How to run MySQL in Docker?

By | November 15, 2020

Getting MySQL up and running in Docker is very easy and fast but there are a few subtle things to note. Firstly there are 2 apparent options.

docker run mysql


docker run mysql/mysql-server

These handful of words are deceptively simple but you really need to understand what is happening under the covers.

docker run mysql

Firstly, the docker run mysql command will most likely return this error:

Database is uninitialized and password option is not specified

The password

This is because the command is incomplete. You need to add the -e flag which is the environment variable. From the docs, This variable is mandatory and specifies the password that will be set for the MySQL root superuser account. This is the command you want to run:

docker run -e MYSQL_ROOT_PASSWORD=password mysql

The problem hassle with this is that you render the command line useless because you are running mysql in the foreground and need to open a new terminal to continue issuing commands.

To gain control of the terminal you need to open another terminal and issue the command:

docker ps //to get the container ID
docker stop <container_ID>

The -d flag

A better option is to run in detached mode by adding the -d flag. This runs the process in the background (instead of the foreground) allow you to continue entering commands into the same screen.

docker run -d -e MYSQL_ROOT_PASSWORD=password mysql

Given your container a name

You will have noticed that your containers are given weird and wonderful names such as hopeful_pare or youthful_bohr. You can change this by adding a –name flag. Yes it is a double dash and not single dash because there is no single character “shortcut”.

docker run --name seanMySQL -e MYSQL_ROOT_PASSWORD=password -d mysql
From the command line
From Docker dashboard

An older version

What if you want to install a different version? Simply add the version (actually officially called the tag) after the mysql keyword like so:

docker run --name seanMySQL -e MYSQL_ROOT_PASSWORD=password -d mysql:5.6
docker run --name seanMySQL -e MYSQL_ROOT_PASSWORD=password -d mysql:5.7.32

In actual fact, mysql defaults to mysql:latest so I could have been more explicit above!

Connecting to it

Now that you have MySQL running on a Docker container, how do you connect to it?

docker exec -it <my_image_name> bash

This takes you into the docker container where you can run standard command line like ls.

docker run -p 3306:3306 --name memories -e MYSQL_ROOT_PASSWORD=password -d mysql:5.6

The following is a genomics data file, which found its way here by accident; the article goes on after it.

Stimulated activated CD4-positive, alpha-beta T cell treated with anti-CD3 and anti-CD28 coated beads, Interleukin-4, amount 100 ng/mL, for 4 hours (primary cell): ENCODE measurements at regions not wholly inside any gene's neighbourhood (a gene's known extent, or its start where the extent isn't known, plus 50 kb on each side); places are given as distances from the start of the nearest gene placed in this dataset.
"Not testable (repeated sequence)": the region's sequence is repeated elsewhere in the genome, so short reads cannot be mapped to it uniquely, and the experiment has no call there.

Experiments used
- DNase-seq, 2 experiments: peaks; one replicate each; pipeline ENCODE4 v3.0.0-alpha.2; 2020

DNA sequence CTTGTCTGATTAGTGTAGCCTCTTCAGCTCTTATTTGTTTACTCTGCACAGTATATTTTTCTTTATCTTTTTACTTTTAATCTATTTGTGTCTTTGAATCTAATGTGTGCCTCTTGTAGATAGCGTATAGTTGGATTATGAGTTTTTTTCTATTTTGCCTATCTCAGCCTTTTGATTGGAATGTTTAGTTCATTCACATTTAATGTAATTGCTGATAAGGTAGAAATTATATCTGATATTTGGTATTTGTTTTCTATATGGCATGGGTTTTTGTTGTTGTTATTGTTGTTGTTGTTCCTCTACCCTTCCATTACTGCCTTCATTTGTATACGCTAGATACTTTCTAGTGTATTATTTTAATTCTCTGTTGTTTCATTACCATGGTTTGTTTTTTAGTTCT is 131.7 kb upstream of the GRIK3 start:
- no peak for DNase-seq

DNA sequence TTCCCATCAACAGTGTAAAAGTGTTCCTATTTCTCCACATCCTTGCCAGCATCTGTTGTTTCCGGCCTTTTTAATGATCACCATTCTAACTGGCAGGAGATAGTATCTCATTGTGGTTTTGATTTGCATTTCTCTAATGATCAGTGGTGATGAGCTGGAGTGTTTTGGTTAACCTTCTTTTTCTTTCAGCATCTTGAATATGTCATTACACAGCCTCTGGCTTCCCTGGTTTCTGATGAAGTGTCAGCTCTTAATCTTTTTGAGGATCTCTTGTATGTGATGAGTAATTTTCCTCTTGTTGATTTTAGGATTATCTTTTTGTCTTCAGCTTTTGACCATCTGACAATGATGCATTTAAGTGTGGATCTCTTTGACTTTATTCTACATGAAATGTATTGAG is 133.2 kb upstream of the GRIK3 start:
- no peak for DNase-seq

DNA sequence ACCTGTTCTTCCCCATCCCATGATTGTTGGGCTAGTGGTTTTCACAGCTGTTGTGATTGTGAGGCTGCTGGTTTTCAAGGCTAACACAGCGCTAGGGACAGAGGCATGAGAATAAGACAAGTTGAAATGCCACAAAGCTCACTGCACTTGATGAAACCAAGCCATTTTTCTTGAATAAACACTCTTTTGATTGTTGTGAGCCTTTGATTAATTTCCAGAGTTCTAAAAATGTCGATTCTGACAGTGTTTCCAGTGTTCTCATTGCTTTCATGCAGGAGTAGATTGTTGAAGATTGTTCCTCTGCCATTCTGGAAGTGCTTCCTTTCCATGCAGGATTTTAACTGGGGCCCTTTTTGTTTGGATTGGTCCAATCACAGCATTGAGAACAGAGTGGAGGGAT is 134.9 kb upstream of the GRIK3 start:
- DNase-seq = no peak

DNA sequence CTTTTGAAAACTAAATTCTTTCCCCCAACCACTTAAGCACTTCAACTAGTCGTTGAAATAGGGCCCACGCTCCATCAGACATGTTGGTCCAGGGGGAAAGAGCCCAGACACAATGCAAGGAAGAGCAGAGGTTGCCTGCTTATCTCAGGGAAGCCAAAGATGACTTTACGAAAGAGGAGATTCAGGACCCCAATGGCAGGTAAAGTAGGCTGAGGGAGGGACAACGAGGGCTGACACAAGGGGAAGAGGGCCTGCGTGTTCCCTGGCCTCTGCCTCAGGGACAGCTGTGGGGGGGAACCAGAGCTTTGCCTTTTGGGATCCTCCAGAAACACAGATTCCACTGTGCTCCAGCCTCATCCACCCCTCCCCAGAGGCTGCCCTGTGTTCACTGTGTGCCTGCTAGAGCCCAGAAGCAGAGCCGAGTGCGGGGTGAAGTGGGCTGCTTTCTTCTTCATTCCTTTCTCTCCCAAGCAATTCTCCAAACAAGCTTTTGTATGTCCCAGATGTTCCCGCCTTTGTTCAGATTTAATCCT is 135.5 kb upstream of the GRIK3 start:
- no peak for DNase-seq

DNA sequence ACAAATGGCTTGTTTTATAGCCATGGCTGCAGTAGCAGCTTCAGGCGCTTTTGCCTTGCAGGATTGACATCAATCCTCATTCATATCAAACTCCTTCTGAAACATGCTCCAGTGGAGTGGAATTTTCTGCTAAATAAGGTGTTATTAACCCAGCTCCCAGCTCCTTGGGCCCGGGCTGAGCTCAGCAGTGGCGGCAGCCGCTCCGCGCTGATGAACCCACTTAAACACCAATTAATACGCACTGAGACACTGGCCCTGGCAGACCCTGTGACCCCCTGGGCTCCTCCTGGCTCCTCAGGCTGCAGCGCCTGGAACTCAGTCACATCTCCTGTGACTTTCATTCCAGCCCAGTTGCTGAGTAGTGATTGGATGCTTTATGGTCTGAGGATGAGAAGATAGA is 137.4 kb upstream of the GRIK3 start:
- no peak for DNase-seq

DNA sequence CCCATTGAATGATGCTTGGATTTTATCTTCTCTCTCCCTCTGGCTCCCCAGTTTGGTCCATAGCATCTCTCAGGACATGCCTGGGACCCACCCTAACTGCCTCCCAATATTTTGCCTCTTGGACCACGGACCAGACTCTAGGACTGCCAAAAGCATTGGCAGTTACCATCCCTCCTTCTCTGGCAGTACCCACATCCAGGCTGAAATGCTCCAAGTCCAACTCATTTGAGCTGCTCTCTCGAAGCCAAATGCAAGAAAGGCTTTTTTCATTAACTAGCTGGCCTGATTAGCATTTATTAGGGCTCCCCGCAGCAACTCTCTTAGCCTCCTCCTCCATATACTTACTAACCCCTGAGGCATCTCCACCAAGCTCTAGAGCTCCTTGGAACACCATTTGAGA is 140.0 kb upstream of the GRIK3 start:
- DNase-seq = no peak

Then connect with:

mysql -u root -p

where the password is “password” that we set above.

Connecting with another application

What if you want to use phpMyAdmin or MySQL workbench to connect? Easy. You just have to open the port from the container to the outside world.

Just add the port flag (-p) like so:

docker run -p 3306:3306 --name seanMySQL -e MYSQL_ROOT_PASSWORD=password -d mysql

Note that I can’t get this to work using on MySQL 8.0 (aka mysql:latest) but it works on v5.6. In other words, I can connect with MySQL Workbench if I run:

docker run -p 3306:3306 --name seanMySQL -e MYSQL_ROOT_PASSWORD=password -d mysql:5.6

Connecting with phpMyAdmin

If you have phpMyAdmin running locally already, then you can connect with username: root, password: password, and But, why not spin up phpMyAdmin in another container and connect to it that way? Cool right?

docker run --name myadmin -d --link seanMySQL:db -p 8080:80 phpmyadmin

If you get this error:

docker: Error response from daemon: Ports are not available: listen tcp bind: address already in use.

Trying running this command to figure out what else might be on the same port.

sudo lsof -i:80

This is what you should see.

Does order of Docker arguments matter?

Do both these statements execute correctly?

docker run -p 3306:3306 --name seanMySQL -e MYSQL_ROOT_PASSWORD=password -d mysql
docker run --name seanMySQL -e MYSQL_ROOT_PASSWORD=password -d mysql -p 3306:3306

The last one does not because the port flag needs to be after the run as options. The format is:

docker run [OPTIONS] IMAGE [COMMAND] [ARG...]

which means the options first, then the image (which is mandatory by the way) and then the arguments if any.

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